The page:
You cannot go through life without experiencing the belly-bursting joy of a Full Irish Breakfast. It is an eternal marker of Irish hospitality and one of the best remedies if you overindulged on the drinks the night before. As the term “full” indicates, this is not a meal for skimping on any one of the many component pieces. Calling it breakfast does not mean, however, that you cannot enjoy this meal at lunch or dinner-time. Eat with a scalding hot cuppa (black tea, naturally) and soda bread to soak it all up. If you need ‘hair of the dog’, this may be the perfect time for an Irish coffee.


If you want to make it an extra special culinary experience to tick off your bucket list, choose whiskey-cured rashers, black butter sauce, portobello mushrooms cooked in Irish garlic butter until brown, and black pudding smoked over beechwood.



Wild Irish salmon is another gem from the Atlantic Ocean that takes on a whole new dimension after it goes through the traditional smoking process. This cold smoking technique does not cook the fish, but infuses it with smoked flavours and leaves it with a delicate, flakey texture. The best kind of smoked salmon is smoked over oak chips from Irish Whiskey casks until it achieves its trademark pinkish-orange color. This step is often where we can separate the artisanal salmon from the more industrial-scale variants: industrial production involves less exposure to smoke and as a result, produces smoked-salmon with blander flavours using cheaper woods.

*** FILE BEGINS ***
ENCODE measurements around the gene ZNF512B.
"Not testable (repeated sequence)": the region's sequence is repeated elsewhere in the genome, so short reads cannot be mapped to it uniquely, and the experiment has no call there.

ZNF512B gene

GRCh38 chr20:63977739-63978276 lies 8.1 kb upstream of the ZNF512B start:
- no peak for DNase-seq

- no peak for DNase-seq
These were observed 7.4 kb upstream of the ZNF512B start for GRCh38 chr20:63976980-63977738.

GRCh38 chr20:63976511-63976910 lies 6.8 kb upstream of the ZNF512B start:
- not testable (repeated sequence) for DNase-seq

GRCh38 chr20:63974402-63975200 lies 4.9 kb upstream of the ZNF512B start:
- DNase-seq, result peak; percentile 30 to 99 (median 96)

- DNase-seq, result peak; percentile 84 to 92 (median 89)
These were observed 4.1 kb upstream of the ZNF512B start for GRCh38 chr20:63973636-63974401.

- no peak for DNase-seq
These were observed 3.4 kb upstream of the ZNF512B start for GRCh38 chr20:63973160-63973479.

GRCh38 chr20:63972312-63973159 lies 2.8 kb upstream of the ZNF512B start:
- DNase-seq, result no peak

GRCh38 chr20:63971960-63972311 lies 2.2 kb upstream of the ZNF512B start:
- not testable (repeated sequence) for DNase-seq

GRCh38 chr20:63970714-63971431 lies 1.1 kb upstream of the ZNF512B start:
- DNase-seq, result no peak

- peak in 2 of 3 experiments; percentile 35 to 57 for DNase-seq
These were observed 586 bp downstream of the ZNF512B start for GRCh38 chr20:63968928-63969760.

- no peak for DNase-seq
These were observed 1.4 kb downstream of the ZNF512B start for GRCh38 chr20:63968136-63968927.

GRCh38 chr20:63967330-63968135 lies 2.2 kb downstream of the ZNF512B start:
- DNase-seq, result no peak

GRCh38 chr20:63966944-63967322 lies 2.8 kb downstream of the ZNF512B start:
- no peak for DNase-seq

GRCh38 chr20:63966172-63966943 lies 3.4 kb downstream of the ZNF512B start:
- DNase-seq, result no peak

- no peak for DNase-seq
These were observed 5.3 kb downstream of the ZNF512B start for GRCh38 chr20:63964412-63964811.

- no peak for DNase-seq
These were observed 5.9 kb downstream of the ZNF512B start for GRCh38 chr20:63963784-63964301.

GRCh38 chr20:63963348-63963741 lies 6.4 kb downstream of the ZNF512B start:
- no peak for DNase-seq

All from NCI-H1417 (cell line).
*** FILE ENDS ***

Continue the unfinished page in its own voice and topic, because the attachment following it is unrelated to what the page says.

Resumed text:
If you want to try Irish fusion ideas, try honey smoked salmon or even chipotle and lime smoked salmon recipes.


Another drink makes it to the Bucket List! Once you’ve had your fill of whiskey, stout and poitín, don’t forget to experience all the gins that the island has to offer. The reason Irish gin cannot be missed is because many of the producers take the best of wild Irish botanicals and indigenous fruits to give these gins their unique flavours. Examples of distinctly Irish flavours include rowan berries, rosehip, hawthorn, heather, elderberries and strawberries.


Just as with foods, be aware of the different seasonal gins available, which harness the best of Ireland’s distinct seasonal produce. Also note the different locations of the distillation: coastal varieties have a different profile to those from the Irish mountains due to the water source, and peat or rock elements involved.



There is a long tradition of superstition regarding circles of mushrooms in the wild, and disturbing them had been considered taboo for a long time. These “faery rings,” were believed to be where the fairies or ‘daoine sidhe’ (pronounced ‘shee’) danced after dusk, or where they could enter portals to the other realm. Maybe it can explain why we have been cursed with only one or two types of mushrooms at the supermarket for so long. Luckily, the fairies seem to have chilled out and allowed us mere mortals to enjoy all the varieties of mushroom – estimated at over 2,000 –  that this island has to offer beyond the typical button or portobello mushrooms.


Of course, as novices, foraging for them ourselves is risky. In this domain, we can rely on experts. Wild Irish mushrooms carry names that belong in mythology stories are now getting their moment in the spotlight (although not too much, as they prefer dark places). Examples include “hen-of-the-woods”, lion’s mane, white coral, velvet piopinno, white beech, grey oyster, king stropharia, king oyster and cordyceps.